One of the aims of the health white paper and the more recent health bill has been to allow health decisions to be made at a more local level. This should allow commissioning decisions to be made with the local population in mind, and should keep those involved in commissioning and providing care accountable at a local level.
Many functions, however, do not need to be undertaken at a local level, and instead would benefit from being carried out at scale. These functions do not directly depend upon the patient population and will not affect outcomes so long as they are efficiently carried out. Examples include such things as back office functions, procurement, and IT infrastructure.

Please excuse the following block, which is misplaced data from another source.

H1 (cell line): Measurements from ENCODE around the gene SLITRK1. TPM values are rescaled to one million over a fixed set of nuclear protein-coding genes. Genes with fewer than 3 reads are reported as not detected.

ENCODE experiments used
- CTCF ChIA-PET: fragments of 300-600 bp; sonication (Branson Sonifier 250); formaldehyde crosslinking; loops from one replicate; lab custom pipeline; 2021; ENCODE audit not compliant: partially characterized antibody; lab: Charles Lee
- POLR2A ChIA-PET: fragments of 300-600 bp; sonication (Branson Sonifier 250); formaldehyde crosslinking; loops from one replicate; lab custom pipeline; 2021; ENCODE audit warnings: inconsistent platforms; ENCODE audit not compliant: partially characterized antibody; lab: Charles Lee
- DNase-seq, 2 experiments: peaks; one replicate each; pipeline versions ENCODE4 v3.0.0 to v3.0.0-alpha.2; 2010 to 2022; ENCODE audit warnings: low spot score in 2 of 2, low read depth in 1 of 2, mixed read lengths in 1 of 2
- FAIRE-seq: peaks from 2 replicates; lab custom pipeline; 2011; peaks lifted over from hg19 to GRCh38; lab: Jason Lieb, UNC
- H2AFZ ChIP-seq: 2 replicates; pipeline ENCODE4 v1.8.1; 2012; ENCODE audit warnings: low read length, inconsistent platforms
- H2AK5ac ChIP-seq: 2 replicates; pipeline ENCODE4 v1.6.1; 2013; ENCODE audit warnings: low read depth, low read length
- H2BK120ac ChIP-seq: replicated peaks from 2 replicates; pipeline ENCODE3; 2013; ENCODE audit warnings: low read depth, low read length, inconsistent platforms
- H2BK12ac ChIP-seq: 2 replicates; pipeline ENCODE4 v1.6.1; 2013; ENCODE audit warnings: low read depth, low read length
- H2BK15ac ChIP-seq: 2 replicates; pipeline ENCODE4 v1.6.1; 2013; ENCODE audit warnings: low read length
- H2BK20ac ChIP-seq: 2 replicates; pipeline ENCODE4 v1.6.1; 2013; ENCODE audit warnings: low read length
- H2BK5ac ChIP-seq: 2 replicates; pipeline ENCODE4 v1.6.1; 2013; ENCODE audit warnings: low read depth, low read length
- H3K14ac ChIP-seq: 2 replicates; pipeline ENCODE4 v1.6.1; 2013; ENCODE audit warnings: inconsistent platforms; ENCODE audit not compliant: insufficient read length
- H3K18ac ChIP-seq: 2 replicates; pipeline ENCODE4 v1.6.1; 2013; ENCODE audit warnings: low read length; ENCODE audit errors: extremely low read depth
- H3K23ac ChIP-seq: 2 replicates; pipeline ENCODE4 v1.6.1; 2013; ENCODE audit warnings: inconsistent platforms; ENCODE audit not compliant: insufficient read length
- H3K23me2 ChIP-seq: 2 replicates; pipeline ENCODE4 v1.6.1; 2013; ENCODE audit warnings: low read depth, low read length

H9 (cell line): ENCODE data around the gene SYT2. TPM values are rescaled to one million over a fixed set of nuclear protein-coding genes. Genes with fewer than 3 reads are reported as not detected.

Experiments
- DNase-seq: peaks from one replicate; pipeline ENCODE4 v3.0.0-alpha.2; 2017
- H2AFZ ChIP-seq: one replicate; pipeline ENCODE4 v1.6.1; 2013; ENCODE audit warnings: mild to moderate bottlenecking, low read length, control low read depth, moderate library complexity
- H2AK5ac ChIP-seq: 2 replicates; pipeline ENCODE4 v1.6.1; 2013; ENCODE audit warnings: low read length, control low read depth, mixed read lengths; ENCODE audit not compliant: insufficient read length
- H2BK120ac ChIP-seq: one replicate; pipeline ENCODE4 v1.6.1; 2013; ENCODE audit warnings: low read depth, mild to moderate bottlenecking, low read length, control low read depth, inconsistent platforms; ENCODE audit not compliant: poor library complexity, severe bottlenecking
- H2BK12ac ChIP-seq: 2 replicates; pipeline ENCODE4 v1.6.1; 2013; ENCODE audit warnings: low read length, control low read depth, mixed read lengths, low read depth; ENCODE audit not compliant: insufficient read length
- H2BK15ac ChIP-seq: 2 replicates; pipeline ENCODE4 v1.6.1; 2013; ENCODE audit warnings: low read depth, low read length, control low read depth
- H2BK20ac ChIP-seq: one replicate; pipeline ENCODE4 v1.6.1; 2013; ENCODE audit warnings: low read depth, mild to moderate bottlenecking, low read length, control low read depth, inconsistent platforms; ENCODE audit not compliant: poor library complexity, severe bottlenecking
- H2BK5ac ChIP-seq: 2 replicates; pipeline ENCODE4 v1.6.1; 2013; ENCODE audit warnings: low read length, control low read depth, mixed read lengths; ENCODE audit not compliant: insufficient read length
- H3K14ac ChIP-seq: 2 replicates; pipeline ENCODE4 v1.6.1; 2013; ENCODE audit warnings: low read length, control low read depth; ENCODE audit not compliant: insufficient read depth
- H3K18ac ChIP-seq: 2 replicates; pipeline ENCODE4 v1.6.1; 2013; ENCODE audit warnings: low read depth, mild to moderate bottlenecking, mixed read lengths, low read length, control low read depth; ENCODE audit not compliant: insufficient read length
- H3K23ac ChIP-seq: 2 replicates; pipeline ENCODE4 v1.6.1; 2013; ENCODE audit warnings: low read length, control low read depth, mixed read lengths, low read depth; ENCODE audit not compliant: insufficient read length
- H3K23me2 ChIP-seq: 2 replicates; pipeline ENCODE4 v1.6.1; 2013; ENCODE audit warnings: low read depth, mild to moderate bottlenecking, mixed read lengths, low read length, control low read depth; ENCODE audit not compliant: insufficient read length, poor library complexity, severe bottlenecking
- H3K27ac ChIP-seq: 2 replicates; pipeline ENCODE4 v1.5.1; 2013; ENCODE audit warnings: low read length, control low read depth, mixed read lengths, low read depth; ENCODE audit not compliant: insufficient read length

Such functions need to be facilitated at a national level, either by the commissioning board or the Department of Health. Another option would be for many consortia to commission services from national bodies that already exist. I was pleased to see that NHS Direct has already begun to hold talks with several consortia to look at how it can support consortia in their triage and appointment bookings, another function which does not need to be done locally.
I hope that, as the new structures continue to develop, we will see examples of where consortia themselves have worked together in order to do things at scale. The changes of the health bill, whilst devolving power to a local level, do not have to mean a fragmented NHS.